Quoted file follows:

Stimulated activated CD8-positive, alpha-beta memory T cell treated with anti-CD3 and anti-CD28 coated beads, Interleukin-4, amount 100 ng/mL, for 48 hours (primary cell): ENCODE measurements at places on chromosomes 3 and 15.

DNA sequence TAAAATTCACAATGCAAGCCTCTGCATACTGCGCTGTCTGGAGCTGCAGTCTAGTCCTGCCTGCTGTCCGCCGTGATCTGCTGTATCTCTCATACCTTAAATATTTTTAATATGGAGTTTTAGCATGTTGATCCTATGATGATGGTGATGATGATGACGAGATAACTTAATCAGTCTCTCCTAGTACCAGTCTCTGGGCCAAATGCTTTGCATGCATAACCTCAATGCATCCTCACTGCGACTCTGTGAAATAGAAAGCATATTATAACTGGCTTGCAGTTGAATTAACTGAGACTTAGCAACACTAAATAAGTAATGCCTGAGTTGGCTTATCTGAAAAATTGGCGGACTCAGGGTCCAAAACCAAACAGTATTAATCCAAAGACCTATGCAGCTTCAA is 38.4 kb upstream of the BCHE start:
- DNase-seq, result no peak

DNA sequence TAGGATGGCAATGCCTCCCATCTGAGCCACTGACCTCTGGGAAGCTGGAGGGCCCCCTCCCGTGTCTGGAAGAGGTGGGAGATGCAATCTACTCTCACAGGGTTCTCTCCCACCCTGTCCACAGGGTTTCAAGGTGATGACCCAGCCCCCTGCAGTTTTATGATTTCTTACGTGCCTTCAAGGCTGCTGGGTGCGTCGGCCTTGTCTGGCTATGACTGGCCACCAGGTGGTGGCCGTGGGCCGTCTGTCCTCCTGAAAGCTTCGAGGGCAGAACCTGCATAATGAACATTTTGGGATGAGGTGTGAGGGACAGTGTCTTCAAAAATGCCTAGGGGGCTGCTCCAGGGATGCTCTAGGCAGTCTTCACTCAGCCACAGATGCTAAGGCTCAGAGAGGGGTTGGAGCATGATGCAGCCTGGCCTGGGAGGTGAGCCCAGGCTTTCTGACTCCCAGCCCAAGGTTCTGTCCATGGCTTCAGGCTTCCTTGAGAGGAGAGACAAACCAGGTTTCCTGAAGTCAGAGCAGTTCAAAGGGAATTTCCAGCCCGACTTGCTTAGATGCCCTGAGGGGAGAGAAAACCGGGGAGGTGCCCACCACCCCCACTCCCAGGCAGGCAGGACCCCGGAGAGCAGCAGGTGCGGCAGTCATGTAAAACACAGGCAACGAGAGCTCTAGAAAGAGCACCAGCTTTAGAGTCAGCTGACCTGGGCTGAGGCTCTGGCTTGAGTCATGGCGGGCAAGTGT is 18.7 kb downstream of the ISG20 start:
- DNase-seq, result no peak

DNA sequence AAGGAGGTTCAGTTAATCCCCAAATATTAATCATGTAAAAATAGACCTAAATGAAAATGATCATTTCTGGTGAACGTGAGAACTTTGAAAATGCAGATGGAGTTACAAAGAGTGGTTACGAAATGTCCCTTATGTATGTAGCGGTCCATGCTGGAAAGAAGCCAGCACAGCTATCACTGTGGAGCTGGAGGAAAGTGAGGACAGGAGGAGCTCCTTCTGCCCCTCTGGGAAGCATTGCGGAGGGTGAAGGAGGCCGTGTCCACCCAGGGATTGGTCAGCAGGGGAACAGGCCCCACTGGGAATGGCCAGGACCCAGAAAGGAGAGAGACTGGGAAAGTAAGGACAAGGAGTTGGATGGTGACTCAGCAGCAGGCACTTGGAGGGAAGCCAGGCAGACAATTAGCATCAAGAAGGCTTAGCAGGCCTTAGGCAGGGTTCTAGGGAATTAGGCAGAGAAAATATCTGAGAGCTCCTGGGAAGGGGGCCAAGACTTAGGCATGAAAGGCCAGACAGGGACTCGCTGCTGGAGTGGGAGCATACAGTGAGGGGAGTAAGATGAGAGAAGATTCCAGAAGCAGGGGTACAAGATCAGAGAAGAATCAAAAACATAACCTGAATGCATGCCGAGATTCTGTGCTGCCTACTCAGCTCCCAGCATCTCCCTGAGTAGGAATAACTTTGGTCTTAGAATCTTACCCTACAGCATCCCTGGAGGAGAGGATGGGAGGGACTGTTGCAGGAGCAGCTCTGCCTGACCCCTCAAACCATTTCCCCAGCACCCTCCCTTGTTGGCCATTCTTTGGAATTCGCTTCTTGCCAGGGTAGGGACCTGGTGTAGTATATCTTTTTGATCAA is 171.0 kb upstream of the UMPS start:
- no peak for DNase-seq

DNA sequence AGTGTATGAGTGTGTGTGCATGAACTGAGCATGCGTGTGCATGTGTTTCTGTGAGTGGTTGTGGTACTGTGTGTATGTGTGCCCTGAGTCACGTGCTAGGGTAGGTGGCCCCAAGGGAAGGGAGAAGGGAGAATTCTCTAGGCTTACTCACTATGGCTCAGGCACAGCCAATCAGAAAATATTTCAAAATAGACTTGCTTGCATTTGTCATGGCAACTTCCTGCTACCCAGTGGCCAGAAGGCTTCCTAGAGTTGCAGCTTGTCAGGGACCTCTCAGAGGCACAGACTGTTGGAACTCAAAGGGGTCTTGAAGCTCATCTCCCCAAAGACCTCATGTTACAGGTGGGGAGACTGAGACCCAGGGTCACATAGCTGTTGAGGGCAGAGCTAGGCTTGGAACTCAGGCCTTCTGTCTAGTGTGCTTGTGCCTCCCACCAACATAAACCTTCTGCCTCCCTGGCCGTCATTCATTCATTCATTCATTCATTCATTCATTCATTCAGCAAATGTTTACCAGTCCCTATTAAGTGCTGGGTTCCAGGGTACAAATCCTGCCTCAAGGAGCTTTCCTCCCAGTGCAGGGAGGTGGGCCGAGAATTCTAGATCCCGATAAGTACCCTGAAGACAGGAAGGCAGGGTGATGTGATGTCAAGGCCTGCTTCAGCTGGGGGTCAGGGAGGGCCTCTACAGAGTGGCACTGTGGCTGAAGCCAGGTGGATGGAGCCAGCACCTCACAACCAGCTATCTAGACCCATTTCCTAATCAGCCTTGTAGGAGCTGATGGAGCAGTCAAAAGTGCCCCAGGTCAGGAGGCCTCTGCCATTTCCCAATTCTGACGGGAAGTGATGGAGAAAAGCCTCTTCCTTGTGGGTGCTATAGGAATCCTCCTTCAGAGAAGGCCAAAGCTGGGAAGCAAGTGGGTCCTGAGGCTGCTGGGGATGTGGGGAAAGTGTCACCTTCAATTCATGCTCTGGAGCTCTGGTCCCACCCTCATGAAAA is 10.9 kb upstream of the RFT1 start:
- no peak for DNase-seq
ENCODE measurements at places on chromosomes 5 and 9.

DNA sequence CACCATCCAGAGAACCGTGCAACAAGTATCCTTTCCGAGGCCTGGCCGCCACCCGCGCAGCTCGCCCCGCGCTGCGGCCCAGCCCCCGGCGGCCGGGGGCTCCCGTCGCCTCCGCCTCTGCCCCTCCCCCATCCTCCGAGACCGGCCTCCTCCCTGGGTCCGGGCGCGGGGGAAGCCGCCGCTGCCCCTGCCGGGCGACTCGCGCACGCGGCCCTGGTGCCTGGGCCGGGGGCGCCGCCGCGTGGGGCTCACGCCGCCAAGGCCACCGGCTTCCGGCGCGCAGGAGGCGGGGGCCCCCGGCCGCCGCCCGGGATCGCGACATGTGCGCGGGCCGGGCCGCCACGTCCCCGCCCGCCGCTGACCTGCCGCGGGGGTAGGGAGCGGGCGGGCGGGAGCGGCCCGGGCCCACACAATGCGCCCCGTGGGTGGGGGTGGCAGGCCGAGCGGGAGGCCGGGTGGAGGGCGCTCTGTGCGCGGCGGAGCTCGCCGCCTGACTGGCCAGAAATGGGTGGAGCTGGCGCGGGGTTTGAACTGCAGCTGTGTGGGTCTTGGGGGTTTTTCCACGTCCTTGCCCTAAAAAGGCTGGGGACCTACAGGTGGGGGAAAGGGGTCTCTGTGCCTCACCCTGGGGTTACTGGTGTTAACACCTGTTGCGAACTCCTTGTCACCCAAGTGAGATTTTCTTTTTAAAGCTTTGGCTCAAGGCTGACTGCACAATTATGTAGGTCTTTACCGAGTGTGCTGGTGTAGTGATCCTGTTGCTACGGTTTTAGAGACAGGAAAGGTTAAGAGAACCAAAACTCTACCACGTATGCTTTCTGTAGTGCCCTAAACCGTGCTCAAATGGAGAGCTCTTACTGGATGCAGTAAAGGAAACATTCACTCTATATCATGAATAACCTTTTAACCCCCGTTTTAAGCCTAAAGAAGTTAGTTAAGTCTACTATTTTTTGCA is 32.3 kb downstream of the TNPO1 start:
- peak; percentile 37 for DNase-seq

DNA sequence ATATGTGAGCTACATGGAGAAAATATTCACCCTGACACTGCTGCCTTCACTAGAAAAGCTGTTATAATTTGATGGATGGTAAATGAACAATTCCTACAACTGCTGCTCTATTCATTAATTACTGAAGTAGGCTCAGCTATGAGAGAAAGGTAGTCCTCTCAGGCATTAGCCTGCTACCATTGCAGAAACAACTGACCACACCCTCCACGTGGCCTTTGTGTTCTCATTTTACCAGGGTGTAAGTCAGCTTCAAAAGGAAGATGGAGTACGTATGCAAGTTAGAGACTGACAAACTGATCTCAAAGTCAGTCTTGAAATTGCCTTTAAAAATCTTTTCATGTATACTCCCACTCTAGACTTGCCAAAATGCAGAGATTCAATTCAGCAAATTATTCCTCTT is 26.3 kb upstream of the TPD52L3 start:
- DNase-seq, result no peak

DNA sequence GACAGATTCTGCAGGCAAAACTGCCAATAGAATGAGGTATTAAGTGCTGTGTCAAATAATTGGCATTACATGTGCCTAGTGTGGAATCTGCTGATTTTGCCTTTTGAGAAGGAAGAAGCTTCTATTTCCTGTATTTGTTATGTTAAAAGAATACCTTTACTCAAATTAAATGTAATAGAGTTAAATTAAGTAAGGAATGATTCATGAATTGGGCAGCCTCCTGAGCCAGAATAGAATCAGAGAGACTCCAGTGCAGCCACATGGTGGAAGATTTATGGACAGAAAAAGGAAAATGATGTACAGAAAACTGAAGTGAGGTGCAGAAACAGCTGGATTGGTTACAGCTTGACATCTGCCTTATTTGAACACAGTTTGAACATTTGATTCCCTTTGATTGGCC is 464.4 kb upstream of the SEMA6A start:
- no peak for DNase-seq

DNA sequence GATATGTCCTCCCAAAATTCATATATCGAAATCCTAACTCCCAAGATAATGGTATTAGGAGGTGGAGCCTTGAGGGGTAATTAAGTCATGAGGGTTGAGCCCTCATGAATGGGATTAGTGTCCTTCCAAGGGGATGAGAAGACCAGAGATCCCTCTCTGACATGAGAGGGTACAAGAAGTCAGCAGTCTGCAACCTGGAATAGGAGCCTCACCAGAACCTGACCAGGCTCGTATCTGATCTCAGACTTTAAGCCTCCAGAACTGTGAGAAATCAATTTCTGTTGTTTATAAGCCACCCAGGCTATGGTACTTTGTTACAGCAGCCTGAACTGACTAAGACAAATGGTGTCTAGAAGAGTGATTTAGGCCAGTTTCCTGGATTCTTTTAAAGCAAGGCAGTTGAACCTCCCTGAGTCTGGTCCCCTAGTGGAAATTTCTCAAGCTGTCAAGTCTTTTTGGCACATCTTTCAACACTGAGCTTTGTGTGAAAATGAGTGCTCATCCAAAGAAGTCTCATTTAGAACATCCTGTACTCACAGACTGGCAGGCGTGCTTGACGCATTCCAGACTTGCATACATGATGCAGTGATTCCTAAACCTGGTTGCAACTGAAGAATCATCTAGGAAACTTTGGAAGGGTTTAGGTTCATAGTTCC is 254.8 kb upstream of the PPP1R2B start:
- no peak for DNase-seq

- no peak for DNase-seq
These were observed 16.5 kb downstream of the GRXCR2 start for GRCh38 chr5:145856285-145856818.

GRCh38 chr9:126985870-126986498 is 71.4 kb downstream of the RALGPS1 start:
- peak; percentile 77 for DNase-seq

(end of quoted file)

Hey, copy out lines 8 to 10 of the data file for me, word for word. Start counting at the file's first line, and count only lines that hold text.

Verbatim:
DNA sequence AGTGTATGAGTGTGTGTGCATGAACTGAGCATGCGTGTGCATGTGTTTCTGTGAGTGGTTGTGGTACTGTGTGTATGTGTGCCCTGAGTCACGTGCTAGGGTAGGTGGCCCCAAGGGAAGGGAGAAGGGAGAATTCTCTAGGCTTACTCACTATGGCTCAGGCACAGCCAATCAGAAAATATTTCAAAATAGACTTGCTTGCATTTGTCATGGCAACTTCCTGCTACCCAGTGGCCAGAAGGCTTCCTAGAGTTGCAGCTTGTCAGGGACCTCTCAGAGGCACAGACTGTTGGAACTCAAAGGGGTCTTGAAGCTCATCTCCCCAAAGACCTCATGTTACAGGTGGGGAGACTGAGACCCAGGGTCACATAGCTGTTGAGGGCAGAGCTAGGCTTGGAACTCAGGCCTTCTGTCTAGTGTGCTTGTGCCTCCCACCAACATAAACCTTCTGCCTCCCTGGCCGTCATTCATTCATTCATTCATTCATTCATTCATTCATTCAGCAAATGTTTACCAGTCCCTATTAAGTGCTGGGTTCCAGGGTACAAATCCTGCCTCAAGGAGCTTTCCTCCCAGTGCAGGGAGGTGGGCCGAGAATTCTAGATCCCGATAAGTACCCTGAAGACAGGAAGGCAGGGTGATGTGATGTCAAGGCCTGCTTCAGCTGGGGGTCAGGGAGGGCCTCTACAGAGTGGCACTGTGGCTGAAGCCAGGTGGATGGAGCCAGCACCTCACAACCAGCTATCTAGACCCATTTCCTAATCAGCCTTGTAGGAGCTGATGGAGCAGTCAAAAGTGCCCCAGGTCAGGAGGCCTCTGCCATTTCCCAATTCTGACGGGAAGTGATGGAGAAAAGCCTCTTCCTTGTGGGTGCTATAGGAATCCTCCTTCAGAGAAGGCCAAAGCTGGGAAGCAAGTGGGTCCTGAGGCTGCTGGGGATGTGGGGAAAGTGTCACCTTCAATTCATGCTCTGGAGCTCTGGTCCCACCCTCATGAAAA is 10.9 kb upstream of the RFT1 start:
- no peak for DNase-seq
ENCODE measurements at places on chromosomes 5 and 9.